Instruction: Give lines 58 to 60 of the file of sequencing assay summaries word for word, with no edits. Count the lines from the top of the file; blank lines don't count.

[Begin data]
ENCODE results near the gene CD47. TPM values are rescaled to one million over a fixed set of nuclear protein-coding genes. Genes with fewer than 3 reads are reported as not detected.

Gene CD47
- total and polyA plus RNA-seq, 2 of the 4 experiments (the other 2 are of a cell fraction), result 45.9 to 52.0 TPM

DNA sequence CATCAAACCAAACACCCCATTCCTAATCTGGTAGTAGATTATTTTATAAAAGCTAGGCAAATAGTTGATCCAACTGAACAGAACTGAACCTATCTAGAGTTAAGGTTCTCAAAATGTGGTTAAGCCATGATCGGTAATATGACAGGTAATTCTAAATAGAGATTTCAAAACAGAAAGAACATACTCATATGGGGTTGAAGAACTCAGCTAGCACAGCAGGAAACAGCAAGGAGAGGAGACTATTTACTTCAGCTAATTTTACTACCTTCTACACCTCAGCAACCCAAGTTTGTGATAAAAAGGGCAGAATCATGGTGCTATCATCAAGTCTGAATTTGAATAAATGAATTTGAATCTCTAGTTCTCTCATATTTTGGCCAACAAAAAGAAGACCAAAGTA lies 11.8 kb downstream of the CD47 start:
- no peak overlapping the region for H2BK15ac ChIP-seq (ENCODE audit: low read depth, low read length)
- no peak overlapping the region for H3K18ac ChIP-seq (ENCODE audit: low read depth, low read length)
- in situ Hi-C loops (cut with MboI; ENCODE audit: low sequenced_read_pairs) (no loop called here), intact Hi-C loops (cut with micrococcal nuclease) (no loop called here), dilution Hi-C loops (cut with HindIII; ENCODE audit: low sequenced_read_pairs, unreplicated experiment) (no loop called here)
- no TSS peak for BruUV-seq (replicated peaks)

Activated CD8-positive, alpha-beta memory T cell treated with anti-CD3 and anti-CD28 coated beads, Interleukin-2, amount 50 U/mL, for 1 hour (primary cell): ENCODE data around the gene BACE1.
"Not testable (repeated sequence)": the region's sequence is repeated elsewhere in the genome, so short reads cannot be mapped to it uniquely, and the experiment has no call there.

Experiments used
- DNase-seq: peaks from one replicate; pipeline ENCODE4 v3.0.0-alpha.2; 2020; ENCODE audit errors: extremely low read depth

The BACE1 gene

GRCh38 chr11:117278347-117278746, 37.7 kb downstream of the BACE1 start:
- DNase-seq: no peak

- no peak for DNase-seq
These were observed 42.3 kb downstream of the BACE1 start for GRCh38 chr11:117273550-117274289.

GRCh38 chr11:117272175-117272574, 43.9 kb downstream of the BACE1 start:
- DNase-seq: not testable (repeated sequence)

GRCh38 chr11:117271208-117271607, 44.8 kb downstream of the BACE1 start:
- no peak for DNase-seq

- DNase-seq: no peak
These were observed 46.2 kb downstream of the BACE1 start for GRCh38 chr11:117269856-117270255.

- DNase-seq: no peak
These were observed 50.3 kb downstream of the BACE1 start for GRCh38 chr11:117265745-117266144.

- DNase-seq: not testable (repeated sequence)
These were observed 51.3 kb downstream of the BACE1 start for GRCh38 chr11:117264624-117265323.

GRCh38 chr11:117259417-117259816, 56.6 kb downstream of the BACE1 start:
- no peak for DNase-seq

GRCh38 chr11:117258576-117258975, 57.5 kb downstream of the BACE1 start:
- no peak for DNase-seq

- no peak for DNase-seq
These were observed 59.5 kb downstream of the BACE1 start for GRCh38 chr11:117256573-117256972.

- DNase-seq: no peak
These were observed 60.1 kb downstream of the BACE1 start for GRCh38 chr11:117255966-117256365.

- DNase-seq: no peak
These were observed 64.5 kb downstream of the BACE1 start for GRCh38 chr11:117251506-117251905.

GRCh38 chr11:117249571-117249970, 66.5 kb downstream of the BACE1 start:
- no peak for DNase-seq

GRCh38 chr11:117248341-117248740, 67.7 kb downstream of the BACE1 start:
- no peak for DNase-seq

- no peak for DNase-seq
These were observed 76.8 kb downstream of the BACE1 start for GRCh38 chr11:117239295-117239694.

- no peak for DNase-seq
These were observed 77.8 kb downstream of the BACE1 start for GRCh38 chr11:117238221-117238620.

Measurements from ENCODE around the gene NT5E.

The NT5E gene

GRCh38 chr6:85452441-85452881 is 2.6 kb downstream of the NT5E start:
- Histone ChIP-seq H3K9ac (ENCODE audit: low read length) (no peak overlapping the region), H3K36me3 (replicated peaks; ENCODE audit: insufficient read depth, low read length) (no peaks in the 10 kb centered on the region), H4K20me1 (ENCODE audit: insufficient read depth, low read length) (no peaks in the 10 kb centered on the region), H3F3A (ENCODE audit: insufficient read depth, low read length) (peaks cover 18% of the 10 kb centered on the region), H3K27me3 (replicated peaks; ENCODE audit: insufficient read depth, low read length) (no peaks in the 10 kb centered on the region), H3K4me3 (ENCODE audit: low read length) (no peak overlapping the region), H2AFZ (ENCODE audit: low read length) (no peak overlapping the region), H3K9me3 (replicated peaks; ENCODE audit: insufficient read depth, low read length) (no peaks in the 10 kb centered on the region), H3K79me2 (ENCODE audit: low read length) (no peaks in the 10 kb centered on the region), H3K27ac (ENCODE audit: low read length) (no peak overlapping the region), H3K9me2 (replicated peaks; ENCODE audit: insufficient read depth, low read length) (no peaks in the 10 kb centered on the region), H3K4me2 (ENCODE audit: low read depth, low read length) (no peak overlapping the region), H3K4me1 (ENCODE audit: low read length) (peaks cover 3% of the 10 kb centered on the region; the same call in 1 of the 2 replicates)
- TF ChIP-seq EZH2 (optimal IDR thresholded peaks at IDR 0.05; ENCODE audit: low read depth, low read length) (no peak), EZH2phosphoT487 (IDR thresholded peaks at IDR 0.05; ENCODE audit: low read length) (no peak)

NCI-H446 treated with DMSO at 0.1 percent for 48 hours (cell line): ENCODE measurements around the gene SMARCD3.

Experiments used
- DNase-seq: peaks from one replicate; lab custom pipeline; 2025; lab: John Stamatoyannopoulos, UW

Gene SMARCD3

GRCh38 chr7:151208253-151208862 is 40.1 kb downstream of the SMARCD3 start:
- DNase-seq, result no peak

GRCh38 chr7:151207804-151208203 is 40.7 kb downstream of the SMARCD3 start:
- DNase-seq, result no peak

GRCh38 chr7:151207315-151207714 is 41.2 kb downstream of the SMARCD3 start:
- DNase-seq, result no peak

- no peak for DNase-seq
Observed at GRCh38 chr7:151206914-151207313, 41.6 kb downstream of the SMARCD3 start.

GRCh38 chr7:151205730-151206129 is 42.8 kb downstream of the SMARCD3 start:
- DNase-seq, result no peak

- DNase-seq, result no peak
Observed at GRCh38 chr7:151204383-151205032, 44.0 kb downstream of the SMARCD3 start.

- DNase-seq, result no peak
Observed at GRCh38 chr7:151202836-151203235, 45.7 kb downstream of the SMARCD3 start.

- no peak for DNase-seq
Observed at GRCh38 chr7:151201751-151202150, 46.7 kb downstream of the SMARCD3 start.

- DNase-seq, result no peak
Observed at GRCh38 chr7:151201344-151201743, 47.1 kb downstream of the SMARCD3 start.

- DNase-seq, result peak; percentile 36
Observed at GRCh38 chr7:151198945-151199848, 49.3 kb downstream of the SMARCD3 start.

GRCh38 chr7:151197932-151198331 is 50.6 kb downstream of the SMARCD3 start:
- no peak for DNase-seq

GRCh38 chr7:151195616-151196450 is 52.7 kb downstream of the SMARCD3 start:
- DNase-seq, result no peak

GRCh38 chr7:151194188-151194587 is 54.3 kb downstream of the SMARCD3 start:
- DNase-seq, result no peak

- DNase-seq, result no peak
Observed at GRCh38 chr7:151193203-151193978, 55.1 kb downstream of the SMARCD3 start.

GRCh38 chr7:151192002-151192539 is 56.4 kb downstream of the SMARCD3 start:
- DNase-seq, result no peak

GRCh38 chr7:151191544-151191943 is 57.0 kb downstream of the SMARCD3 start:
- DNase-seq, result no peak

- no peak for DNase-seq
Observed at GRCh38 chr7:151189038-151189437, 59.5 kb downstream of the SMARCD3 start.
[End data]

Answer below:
- DNase-seq, result no peak

GRCh38 chr7:151207315-151207714 is 41.2 kb downstream of the SMARCD3 start:
- DNase-seq, result no peak